The Algona Republican from Algona, Iowa on May 20, 1891 · Page 3
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The Algona Republican from Algona, Iowa · Page 3

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Wednesday, May 20, 1891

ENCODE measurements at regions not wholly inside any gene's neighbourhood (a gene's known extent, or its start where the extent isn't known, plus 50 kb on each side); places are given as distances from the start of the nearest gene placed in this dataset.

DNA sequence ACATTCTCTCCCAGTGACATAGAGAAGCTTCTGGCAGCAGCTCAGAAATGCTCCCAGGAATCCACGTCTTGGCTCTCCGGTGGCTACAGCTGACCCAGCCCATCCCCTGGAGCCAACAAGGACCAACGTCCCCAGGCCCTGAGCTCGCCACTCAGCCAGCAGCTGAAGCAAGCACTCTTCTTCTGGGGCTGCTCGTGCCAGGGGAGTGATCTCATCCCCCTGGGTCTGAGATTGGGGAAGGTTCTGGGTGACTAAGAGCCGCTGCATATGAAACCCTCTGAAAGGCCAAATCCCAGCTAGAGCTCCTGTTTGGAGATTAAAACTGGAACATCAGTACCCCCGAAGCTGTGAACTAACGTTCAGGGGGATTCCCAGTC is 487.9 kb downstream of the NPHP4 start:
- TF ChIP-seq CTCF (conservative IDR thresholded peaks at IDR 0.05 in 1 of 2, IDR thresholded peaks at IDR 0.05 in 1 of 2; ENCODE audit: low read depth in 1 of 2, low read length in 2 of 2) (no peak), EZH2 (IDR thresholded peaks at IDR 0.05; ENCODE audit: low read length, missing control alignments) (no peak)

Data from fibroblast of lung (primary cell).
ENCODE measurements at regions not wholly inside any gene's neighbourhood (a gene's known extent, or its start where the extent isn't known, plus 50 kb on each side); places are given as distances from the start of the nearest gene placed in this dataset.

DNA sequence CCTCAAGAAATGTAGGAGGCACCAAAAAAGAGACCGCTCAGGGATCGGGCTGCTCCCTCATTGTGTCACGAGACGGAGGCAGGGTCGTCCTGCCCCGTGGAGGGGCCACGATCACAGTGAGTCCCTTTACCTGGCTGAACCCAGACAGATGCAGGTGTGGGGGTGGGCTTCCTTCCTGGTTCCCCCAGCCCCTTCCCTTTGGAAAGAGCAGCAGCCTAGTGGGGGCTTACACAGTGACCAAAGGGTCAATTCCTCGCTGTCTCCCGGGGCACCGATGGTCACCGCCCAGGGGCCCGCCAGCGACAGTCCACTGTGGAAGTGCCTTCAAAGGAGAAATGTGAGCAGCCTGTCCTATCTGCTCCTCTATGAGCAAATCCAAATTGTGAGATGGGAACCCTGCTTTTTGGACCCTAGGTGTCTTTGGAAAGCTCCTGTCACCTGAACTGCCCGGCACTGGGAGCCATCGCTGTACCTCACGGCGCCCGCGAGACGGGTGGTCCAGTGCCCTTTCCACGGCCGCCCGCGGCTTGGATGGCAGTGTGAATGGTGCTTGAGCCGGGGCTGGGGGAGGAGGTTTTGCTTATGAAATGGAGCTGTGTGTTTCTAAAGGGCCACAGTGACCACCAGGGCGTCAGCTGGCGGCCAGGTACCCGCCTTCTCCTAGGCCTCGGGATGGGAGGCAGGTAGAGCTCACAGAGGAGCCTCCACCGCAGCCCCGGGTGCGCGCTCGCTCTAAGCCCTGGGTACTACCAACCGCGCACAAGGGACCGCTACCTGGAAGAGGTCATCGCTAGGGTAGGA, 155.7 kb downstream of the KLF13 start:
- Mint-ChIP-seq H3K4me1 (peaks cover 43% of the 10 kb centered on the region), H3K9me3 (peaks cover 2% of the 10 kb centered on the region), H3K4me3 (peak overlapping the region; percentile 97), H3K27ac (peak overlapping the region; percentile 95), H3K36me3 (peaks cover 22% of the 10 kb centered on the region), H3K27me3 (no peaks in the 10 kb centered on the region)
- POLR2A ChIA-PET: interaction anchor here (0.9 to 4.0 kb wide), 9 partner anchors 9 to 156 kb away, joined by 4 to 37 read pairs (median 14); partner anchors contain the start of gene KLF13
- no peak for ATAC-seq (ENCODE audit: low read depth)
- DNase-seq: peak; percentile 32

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A At-GONA. IOWA. AN INDIAN LEGEND. "The Beautiful Maiden and Two Brave Lovers. Her [Written for This Paper.] . N the m o tt n tains of the prairie; jBy tho great ptpft. stone quarry." L o n g f e How could not have e x p r essed the truth in fewer words than he did in hia poom, Hiawatha, in describing this great plateau or c o 1 e au in the southern part of Minnesota. This rock ridge ex•tends from a northeasterly to a south-westerly direction and forms a great •watershed, the Big Sioux river drain- Ing 1 it from the west and small tributaries of the Mississippi from the east. The sacred pipestone found only at 'this point made it the mecca of all the Indian tribes once inhabiting that vast •region of the west and northwest terri- •tory. During the warm months of June, .July and August of each year scenes of ;great festivities were held on and :around this sacred spot by the various tribes which assembled there to obtain supplies of this wonderful and precious stone; at which times all nations from the crafty and treacherous Blackfeet, who then inhabited the vast •plains of Kansas and Nebraska, to the •jnore phlegmatic Sioux, Dakotas and Flandreaus, whose home was in Minnesota and Dakota, were gathered hero •on terms of friendship. On these occasions all feuds and ani- .inosities were laid- aside, and with the "calumet," or "pipe of peace," fashioned from the stone to be found only :»t that point, they pledged a temporary peace to be broken only when they Again separated and returned to their •distant hunting grounds. . On the present occasion an unusual -number of Indians had congregated on •this spot and the plain surrounding the quarries and below the high ledge -of rocks over which a beautiful little waterfall plunged, the water of which was collected in several small lakes a .short distance below. From this ledge "the scene presented below was picturesque and beautif uL Stretching up and •down the gently sloping valley, around •the beautiful little lakes, w.ere orderly arranged villages; each tribe occupying a separate location, but all being so arranged in a circle as to leave an Unobstructed tract of ground in the center, on which festivities, games and sports of all kinds were held, as well as the graver councils of the great chiefs. Among the many tribes gathered on •|his occasion was a branch of the pakotahs, under the chieftainship of Bison Head, an Indian" noted through- Jut that territory as a man of great bravery and who had received his Appellation from the fact that he constantly wore the skin of a buffalo with the horns intact, as a trophy of a band to hand encounter he once had with the owner, a huge bull, and in which he came out victorious. But the fame of Bison Head was second only to that of his daughter, Wahoe, whose beauty and accomplishments had set the hearts of many young braves of his own people, as well as those of surrounding tribes, in «, flutter. Up to the present time, however, no dusky warrior had succeeded in winning more than a smile from the maiden. As the fame of this maiden had reached even the Blackfeet, Comanche end Cheyenne territories, a large num- jber of the gallant young braves were ' at once numbered among her constant and impetuous admirers, as well as were those of the Sioux, Flandreau end other less distant tribes. As the days went by and the younger portion of the inhabitants of that little temporary village spent their time in •sports,while the older heads sat around (he camp-fires and told of deeds of valor that his daughter Was capa« We of choosing for herself and Would tell him of her decision When it was made. But as tho open hostility of the two chiefs became More evident each day, and knowing lull well what dire results would follow any conflict between the two, ho at last addressed Wahoe: "Does the daughter of the great Bison Head desire to make trouble between the two young chiefs, by giving neither an answer to bis suit?" "No, groat chief, my father; but Wahoe does not know to which she will give her heart. Both chiefs are brave, and Wahoe docs not wish to wound the heart of one by leaving the lodge of my father and going to that of the other. Will my father tell Wahoe how to decide?" "My daughter must do that for herself. Bison Head will not command his daughter. Both Fleetfoot and Big Wolf are brave young chiefs and worthy to enter the lodge of Bison Head and bear away his child to thoir own people. Tho Blackfeet are no more our friends than are the Sioux, and both are powerful nations. If my daughter wants to depart to the distant lodge of Fleetfoot, 'tis well; but if she would prefer to remain nearer to her own people and enter tho lodge of the Sioux chief, Bison Head would bo pleased. Your father has now spoken; his daughter must decide." After her father's departure Wahoo sat for a long time without any visible signs of life, except an occasional sigh which escaped her. Finally an idea seemed to have gained possession of her, for she suddenly arose, passed quickly from her lodge to that of her father. On entering the tent of Bison Head she immediately said: "My father, I have decided. Do you see the high rock which stands near where the water falls over the ledge and which looks so much like the face of a great chief?" "Yes, my daughter; but what docs my child expect to do: throw herself from its top into the water below, and in that way end the strife between the two young chiefs?" "No, my father; Wahoe loves life too well to hurry herself to the land of the Great Spirit by doing anything so rash. But Fleetfoot and Big Wolf are both brave and daring and have told me they would do anything to show how much they love me, and as your daughter's heart cannot decide which chief she will go with, I have come to tell my father that I will test tho love of tooth. You can tell them that Wahoe will go to the lodge of the brave who will leap from the big rocks to that lone rock and return my moccasin, which I will have my brother place there. Does my father like the plan of his daughter?" '"Tis well," replied the chief; "I will tell Floetfoot and Big Wolf how my daughter has decided." It took but a few hours for the news of «the test given by Wahoe to be carried throughout the numerous tribes on the plain, after Bison Head had called the two chiefs before him and given them, his daughter's ultimatum. Both gallant ,braves at once acquiesced in the plan of the maiden, although they knew it might mean death or terrible injuries to them to attempt the feat, should they fail to accomplish it, as the leap had never yet been made by man. The rock in question was a tall piece of granite standing like a lone sentinel about fifteen feet from the main ledge, overlooking the falls, and was about thirty or forty in height, having evidently been detached from the main ledge by some volcanic convulsion of past ages. As the space on top of this bowlder was only about a foot square, it will be readily seen that a man must be sure-footed if he landed on its top and retained hia footing. This fact, small Rpace on top ot tho rock, ott Which lay the object of his leap, thft beautifully embroidered moccasin of Mahoe, with his keen eye. Then, with one glanoa into the depths below, as if to see where ho Would strike, should he fail to secure a foothold, ho gradually stepped backward a few feet in order to give hia body a little impetus bef ort attempting the leap. Not a sound could he heard from that vast multitude gathered on tho rocks above or the plain below; tho occasion seemed too solemn; all present knowing full well the result of the young chief's leap should he not calculate correctly the distance and jump either too far ot fail to jump far enough. The suspense was of but a moment's duration, however, as the body of tht HB WALKED TO THE WDQE OB 1 THE PBKOI* PICE. young chief was seen to shoot out into space, after a short run, as he made the leap. He had guaged the distance correctly and landed fairly and squarely on the smalLspace on the rock. A mighty shout went up from those assembled, which was immediately followed by a cry of horror, as the form of the young chief was seen to sway backward and forward and suddenly plunge headlong in among the sharp and jagged rocks forty feet below, where he lay a mass of broken bones and quivering flesh. Before assistance could reach the unfortunate chief, a cry went up from those on the rocks above, caused by tne form of Big Wolf, which shot down to the brink of the precipice and out toward the fatal rock. He had failed to guage the distance as accurately as his rival; and this fact, together with tne fearful and as yet unknown results of Fleetfoot's leap, caused him to just strike the edge of the rock, but not sufficient to gain a foothold. His body swayed backward. He endeavored to grasp the edges of the pi ejecting rock with his hands, but his efforts were in vain and with an agonizing, cry he fell through the air and struck on the rocks below only a few feet from where his rival lay quivering in the agonies of death. The cry tlfat now went up was heartrending and a rush was made by those on the plain below, who were near where the two chiefs had fallen, to assist them if possible. But the awful tragedy was not yet endedl When Fleetfoot had made his fearful jump and his body was seen to plunge into the depths below, Wahoe had uttered an agonizing cry and hid her face in her hands, as if to shut out the sight of anything so fearful. She only uncovered her face when the second awful shout went up at Big Wolf's unsuccessful attempt, only in time to see him vainly endeavoring to gain a foothold, and then with his despairing cry disappear from sight. In an instant her shrieks could be heard by everybody, and before those near her divined what her intentions more than the distance, made'the jump .were, she had rushed to the edge of the 44 yOUJJ i-ATHEB HAS BPOBBN} HIS DAWB* TEB MUST DECIDE." gone by them in days gone by, it became evident that there would be trouble among some of (he more ardent ftdmirerg of the fail Wahoe, who as yet received ail the attention lavished vpon her by the different youths, but fiad shown no preference, unless it was for the society and attentions of jFleetfoot, a young chief of the Black- rfeet tribe, and Big Wolf, chief of the pious. As was to bfe expected, a fierce (rivalry soon sprang up between these two impetuous young chiefs, which, only for the interference, of more sober beads, would have |A$d to open hostilities bet weep ^hem> OS J&any occasions. It is not to be supp^ th#t Bison &W] so dangerous. It was decided by Bison H ead that the contest should take place at the going down of the sun on the following day. As the attentions of the two young chiefs to Wahoe were well known to all the Indians assembled, the announcement of the dangerous contest between the two was the one exciting theme talked of that night and the next day in the tents of the red men. On the following day as the sun began to sink towards the home of Fleet- foot, the Blackfeet chief, the plain below the falls and the space on the rocks above were lined with the various Indians, all excited and interested in the result of the contest As the hour for the trial drew near the excitement increased; but when the two chiefs came up from their tents followed by Bison Head and Wahoe, a silence, as of death, pervaded that vast multitude. When they arrived at the scene of the contest Bison Head thus addressed the two young chiefs: "Fleetfoot, chief of the daring and swift-footed Blackfeet, and Big Wolf, chief of the great and powerful Sioux, you both desire that the daughter of Bison Head should leave the lodge of her father and enter yours to cook your food and carfl for you when you return from the chase. The daughter of Bison Head ia greatly honored that she should win the love of two such brave and powerful chiefs; but she is voung, and does not know her heart. Knowing of your bravery a.nd great abilities she decided to give you this test He who shall succeed shall take Wahoe to his lodge. Bison Head has spoken; let each chief prepare to make the trial." An arrow was shot into the air by one of the other young chiefs assembled, it being agreed that should it fall point downward Fleetfoot should be the first to attempt the feat; if other- Wise Big Wolf should be the first, Thf arrow fell at a short distance and struck tne ground, penetrating it several inches where it stood, quivering in the earth, with the feather pointing upward, No sooner was its position announced when Fleetfoot ?renaj«4 lo l*% precipice, and after gazing for an instant into the depths below, she plunged headlong from the rocks. Those near riished to where she had stood but a moment before, only in time to see her body strike on the cruel rocks below, directly between the bodies of the two chiefs. The uproar among those wild savages was something terrible and appalling, j Bison Head would have leaped after his j daughter had he not been restrained by some of his band. It was but a few moments before a surging mass was surrounding the fatal spot whore lay the t wo chiefs and the maiden. Wahoe and Big Wo If were both dead, the latter having struck on the back of his head, crushing the skull, while the former fell with such force on the sharp rocks that the life was literal ly crushed out of her body. Fleetfoot was still found breathing, but his body was such a shapeless mass of bruised flesh and broken bones that he died before they could remove him to his own lodge. The sorrow in the camp was great That night and the next day lamentations constantly arose from the tents of the friends and families of the victims, and the following night the bodies were prepared for burial with the attending Indian ceremonies. A grave was dug large enough to hold the three, and there on the open prairie, in close proximity to the sacred pipe- stone quarry, they laid the maiden and her lovers side by side, the bodies of the young chiefs placed on either side of thatrof the maiden. By the united efforts of those assembled three huge bowlders were conveyed from the ledge near the grave and placed ovei and around the, spot to mark the final resting place of the gallant braves and the beautiful maiden. To the rock upon which the fatal leaps were made was given the name of "Lover's Leap," a name which it still retains, although A thrivinjr young city has now grown up only a short distance from the spot, while a great railroad system carries hundreds of people daily along the brink of the precipice from which those thfee wade their fatal 'eap. The three bpwlders that marked their graves have ftorr^tt/ ' 3eeo termed the "Maiden a,n4 §er Lowers" b^ the many P-oe visite.4 IN? "«• injgj surround,- AT THE WHITE HOUSE. Everything in Amnrlcan—Mf«, Cleveland'* firlclal TrouMoan — The tn&agat&tlon Gowns of Mrs. ttftrrlnan aiifl Mrs. MolCce* The American Economist says: The White House is throughout a Curious mixture of ancient gloom and modern gilt, and the cheek by jowl disposition of Andrew Jackson tables and Lucy Hayes carpets, of Lincoln wall paper and Harrison rugs forms a very interesting if not altogether harmonious Combination. Under Mrs. Harrison's direction the newly furnished blue room is the most restful and artistic spot in the big building. It may be of interest to know that the entire furnishings of this room, with two exceptions, are of American manufacture. The soft, dull blue silk covering of the wall was made in Trenton, N. J., and the rich, elegant fabric, which was woven to order in Continental design, is said to hava equaled, at a lower figure, any of the imported samples of similar fabric. The new Wilton caipet, which is of the same soft hue and of velvet smoothness and finish, came from the Lowell looms. In securing this carpet something like an accident occvirred. When completely laid it was found that in using two separate wcavings a distinct difference of shading was discernible. The company, on discovering the bad effect, removed the entire carpet and replaced it with one that is perfect in color, quality and shading. The plushes used in re-covering tho old gilt furniture were imported, simply because they are not made at home, and the lace curtains must, of course, be obtained abroad. [Thanks to the McKinley bill, both of these industries will soon be established in this country. —ED.] Mrs. Harrison, when informed that a new lace-making concern was under way in New York, said if that were true she would delay a little in the purchase of other curtains that she might give the new American firm a first order. The east room has also been furnished up to the extent of splendid new window draperies of a dull gold and white brocade that would "stand alone." Protection may be a very bad thing, but when Mrs. Harrison found that the foreign sample of a slightly inferior quality cost $4 more a yard than the Jersey goods, she naturally gave home industry the preference. She says after careful study of house furnishing goods she is satisfied that our own goods are the better and cheaper, and that our silks especially cannot be surpassed by foreign manufacturers. Another important improvement, made under direction of the president's wife, is the new tiled floor of the old south porch. In place of the chipped and time-worn sandstone of that famous circular platform, is a new-laid floor of Indiana-made tiles in dull reds, blues and whites. One now steps out from the blue room directly upon the national emblem, and the great shield of E. Pluribus Unum, with its thirteen original stars, keeps unceasing watch of the overhanging roof and the big white supporting pillars. Encircling the shield, is a narrow belt of blue, in which forty-two stars form a cordon around the national emblem, but Wyoming and Idaho have no place in this guard of honor, as they are not yet officially recognized upon the flag. It is said that young Mrs. Cleveland has of late been shedding the luster ol her untiring smile upon American arts, industries and institutions in general. Unfortunately for any political bearing this might have, the patronage is somewhat tardy and recalls the fact that every scrap of Miss Folsom's trousseau came from abroad, and that the only American workmgwomen who had a hand in the bridal outfit was the maid hastily summoned the morning of the wedding to refit the Paris-made wedding dress. As usually happens that important garment did not reach the White House until the eleventh hour and the initial trial was not made until the morning of the great day. To her astonishment and horror Miss Folsora discovered that the foreign gown did not fit An intimate lady friend was hastily summoned, and she, together wj.th Mrs. Folsom and a maid, proceeded to rip and snip, and to let out and take in the imported creation until the lovely bride-elect was reconciled to wearing the garment made by the greatest dressmaker on earth. In contrast to Mrs. Cleveland's unofficial preferences, it is scarcely necessary to refer to the famous inaugural gowns of Mrs. Harrison and Mrs. Me- Kee, both of which, the burr-oak pattern worn by Mrs. Harrison, and the golden rod of Mrs. McKee, were designed by an Indiana woman, and the rich, soft fabrics were woven in the Auburn looms. Neither Mrs. Harrison nor Mrs. McKee have ever had a Paris gown, and the entire wardrobes of both ladies are distinctively of American make and of home fitting. The increasing importance of woman could not be better illustrated than the fact of looking up the patriotic records of such as might possibly be elected to preside alongside the future president WAR REMINISCENCES. MY EMPTY CANTEEN. A CAMP li-IRK BKMCn OF "SIXTY-ONE." And von know Sum?—my mass-mute Sam! YourliuiKl!—K iew Kam? Sit down—sit down. It do<!H mo good lo hoar of him. This sobers me and fmikc? me feel As though 'tivoro only yesterday Wo camped together—Sum iiml I. There's something stnmge and and, tny fHond, About the way old scenes come back Upon my momory to-ntjrtit, I'd HUo to loll about n,drink 'I'hut SteadmarTs boys gave us one nights- How wearied with tlie heat and dust Of toilsome march, ne n ght drew on, And drum and i!fi> the halt proclaimed, Closed up our straggling ranks, :ind waked Keen thoughts of camp and food and rest, My empty canteen mocked my thirst, And comrades spoke through psirched lips. Below us, f.irthe rlvor gleamed;No hint of brook, or pool, or spring Assuaged the fever In our veins, We climbed nt length the wooded cr: st; Piled right and lett, in ordered linen, And stacked our arms; then sllnnt stood. "Break ranks!" fell not upon our i-ars; But, througJj the dusk and silent gloom, Across our front then fixoo lo fnce Close passed a host of unarm- d men — TTnslung Iheir canteens—bada us "drlnkl" "r.s tli us that you, to-dny, revive My tainting heart. Across the years— Tlio scorched and dusty years of strife— My weary march draws near its close. Night's BhiKlows hide my camping ground. A lilrst and famished, in the giOom Ihnlt: when to my lips you press This cup, with cool, sweet water fllled. —Iowa State Register. MAJ. BELL'S DUEL. The Home Market. Why they talk about getting into the markets of the world. What do you get when you get there compared with, what you get here? We have 5 per cent, of the population of the world. Now what percentage of the world's products do we consume? We consume <JO per cent, of all the sugar that is produced i» the world; we consume 30 per cent- of all the coffee that is produced in the world; we consume 83 percent. of all the iron which is produced in the world. We consume 88 per cent, of all the steel that is produced in the world; we consume 80 per cent, of all the copper which is produced in the world; we consume 33 per cent, of all the lead which is produced in the world; we consume 35 per cent, of all the cotton which ^ produced in the world; we con* 83 per cent- of all the wool which pro.duced in the world; we consume per, Cent, of all the india rubber that is produced in the world; we consume cent of all the coal which is pro- in the world; we consume 50 per of all the tin produced in the we propose from tins A Meeting on the Field of Honor That Did Not Trove Disastrous. An emblematical button of the Loyal Legion adorned the lapel of a cheviot coat worn by Maj. Oscar Bell at the Albany. "A story, eh?" laughed the ex-army officer, as he detached his eyeglasses from the bridge of his nose and looked in a good natured way at the expectant Kepublican reporter seated beside him. "Well, lemme see. The smoke of Shiloh is a chestnut now, and the battle of the Wilderness probably has been smothered from further interest by a profuse growth of weeds. By jove! I can give you a little incident that has never been in type. It happened in 1803, when our regiment was in camp at a little Missouri town called Lexington. I wore a captain's straps at that time and did the shouting for Company B. "The captain of Company D was named Henry Poor. Unknown to me he detested me, and all because I once made a pun on his name while at West Point. Being a young man of stringent means he was mortally offended, but later seemed to have overlooked an unintentional sally of wit that I got off at his expense among a group of fellow- cadets. "Well, when we got our commissions the loaded dice of faith threw us both in the same regiment, and when the war broke out we went to the front under the same colonel. As I said before, our regiment camped at Lexington, Mo,, near Kansas City, or Westport, as it was known in those days. Among the events that transpired during the AVO weeks of our sojourn was a grand ball, given at the residence of a loyal northern woman, for Lexington, although a Missouri town, had great respect for the confederate colors, and a great many of its citizens heartily sympathized with the southern cause. At the ball, several of the officers of our regiment were invited—Poor and myself included. "During the'evening I placed my name on the programme of one of Lexington's belles, but when I called for the dance I was horrified at the discovery that my name had been deliberately erased and that of Poor substituted. When Poor and the young lady started off amid the seductive strains of the orchestra my blood, which had in the meantime been increased to 140 degrees Fahrenheit by a liberal indulgence in champaigne, fairly boiled with indignation. Later in the- evening I caught Capt. Poor in the gentleman's dressing- room alone. I slapped him • roughly in face and told him just what I thought of him. He did not resent it there, but the next day I received a challenge from him to fight a duel. "I had never fought a duel and I hesitated some time, but rather than be accused of cowardice I consented. The matter was placed in the hands of friends, and one bright moonlight night five dark figures sneaked out of the camp and into a neighboring wood. The fifth figure was that of a doctor of Lexington, who had been let into the secret and consented to act in consideration of a big fee for his services. To every appearance the duel was to be a tragic one, although I thought at one time I detected a slight smirk in the features of the seconds, who were mutual friends of the determined principals. "Measure off ten paces," commanded the doctor as he wiped a tiny stream of Missouri nicotine from his chin whis^ kers. The doctor was to act as master of ceremonies. The space was measured. "Bring on the weapons." was the next command. The seconds brought forth an old ominous-looking bundle carefully wrapped up in oilcloth. Capt Poor shuddered. I was equally nervous. Ugh! the weapons were evidently wicked sabers, and it would be a duel from which neither principal would emerge alive. We took our places ten paces apart and stood glaring at each other, patiently waiting for the supposed swords to be placed in our hands ready to pierce each other's hearts. "Gentlemen, here are the weapons" exclaimed the doctor, as two large baseball bats rolled out of the oilcloth. He advanced and placed one in the hands of each principal "Mind, gentlemen, you are not to violate the rule to keep ten paces apart Are you rea4y?" "Capt Poor and I gazed at each other. The seconds were doubled up on the ground in convulsions of laughter Even the doctor smiled, and to cap the climax, a silvery laugh from a woman's lips broke the stillness of the air aj the fair cause of the duel strode onto ths Shake hands,' said she. 'There to be another party next TtJesdfty etett* tog, and I will divide My programme of „ Waltzes With .you both if you do.' "I looked at Poor and we m&t halt' Way mul shook hands, The ludicrottt' contemplation of a duel with, baseball bats at a distance of tea pr.cea WaS tttt much for us. We laughed heartily afte* casting a reproachful glance at the mte* chievous seconds who put the job up ott tis." At this juncture there was a rustle of satin near the hotel elevator, and the major arose in response to asignalfroitt a well-preserved lady. As he left reporter he said, with a sly wink of left eye, "I got that young lady for lif« though, and Poor is np in the Sioux country now and still a bachelor.'* With these parting words he disappeared into the dining-room with the wif* of his romance.—Denver Kepublican. THE SLAYER OF MORGAN. Robert Fry's Story of the Killing of th* Famous Guerrilla Chief. On the banks of the Licking river just south of the outskirts of Newport, Ky., in a little red shanty-boat, live Robert Fry and his wife, writes a Cincinnati correspondent. For more than two years they have dwelt in their river- home in the most squalid poverty. Their only companion is a little black pup with four white feet. They manage to subsist upon table scraps gath- • ered during the day by Mrs. Fry. The latter is a horrible-looking creature, with short, shaggy black hair, which hangs in masses around her neck and shoulders. Little black eyes, set fat back in her head, and a sharp, protruding chin and toothless mouth, give her the appearance of one of the witches in Shakspeare's "Macbeth." Nine months out of the year she runs barefooted, and she is never without a pipe in her mouth. In personal appeaiv ance the man is much more attractive than his wife. His hair is white as snow, and stands in a disheveled mass all over his head, ears and neck. It i» kept back from his ears by a red bandanna handkerchief. Under his chin and around his neoJr is a heavy muffler of coarse white hair. And this man is none other than the slayer of Gen. John Morgan, the great confederate cavalryman. At Greenville, Tenn., on the 4th of September, 1864, he fired the shot that ended the career of the famous guerrilla—the man who, on his northern raid, terrorized the residents of southern Ohio and Indiana. The story of Morgan's death is best told in old man Fry's own. words: "I was worth almost $75,000 when the war broke out," he said. "Born and, raised in the north, my heart was with, the union, and I joined Capt. Feigle's company of sharpshooters. We were camped fifteen miles from Greenville, when one night shortly after 12 o'clock a young lady mounted on a thoroughbred dashed into camp, and revealed to UK the hiding place of Gen. John Morgan. She said that he was at the mansion of Mrs. Williams, where he was being en- tained in royal style. The young lady turned out to be Mrs. Williams' daughter-in-law. She was a staunch Union woman. She volunteered to lead us to the place, and lead us she did. A company of picked men was made up and it was still dark when we left for Greenville. Arriving in sight of the house where Morgan was stopping, the young lady pointed it out to us and then for safety's sake she started back to our camp, for she knew she never would be received at the Williams house again. "We surrounded the Williams mansion. Mor- 1 gan got word that we had discovered his whereabouts and endeavored ,to make his escape through a little garden, in the rear of the premises. "That's * woman," said the lieutenant, "don'tt shoot." "Curse the woman," said I, and I raised my rifle and banged away. The object fell dead, and when we got up close to it we found it to be Gen. Morgan. He was in his shirt sleeves. My bullet had passed through his heart. « One of the men picked up the body r tossed it across his saddle and carried it out to our camp. It was afterward turned over to the confederates."—Chicago Journal, WAIFS FOR OLD WARRIORS. SAMUEL E. JAMBS, of Kittaning, Pa., a veteran of the Two Hundred Sixth Pennsylvania Volunteers, is the> possessor of the key to the main door of old Libby prison at Richmond. ; AN old soldier, J. H. Douglas, who- had passed unharmed through the perils of the battlefields of the war, waft killed in his own shooting gallery in > Louisville, Ky., recently, by a colored woman. JOHN MULLIGAN, said to have the oldest member of the Grand Army^; being upwards of one hundred, died rstv>j cently at Mechanicville, Saratoga coun» ja ty, N, Y. He was a soldier of the QnifrX Hundred and Fifteenth New York. Begii»,|j ment - ,rfj A GOOD story is told on one of judges of the New Jersey courts, persistently questioned a prisoner, % vederan of the late war, whQ brought before him f or sentence, ^, ^ whether he had ever been in prison,, After a long time, fc^ honor evp^44 r~ affirmative answer. When pressed 1 ther as to the date and cause of hi carceration the old soldier replied, some warmth; '"Twas at ville prison, gfe, twenty ftre year*} \ while you werein U editorials how to end t&e war, 1 delpbia Press, Que of Indiana's br»v CoL Sol. Meredith, of Wayne county ,and m* dotes are told of 3 of the Nineteenth Indiana) ville skirmiBh.and noticing \ 4o4g»4 every time a sheU r thenj,aj(lia,rQ4e.j • •---"- M HOo bjB 1W^» sff^S WSM pound shell bursi wl b.?ad flltHftljf t#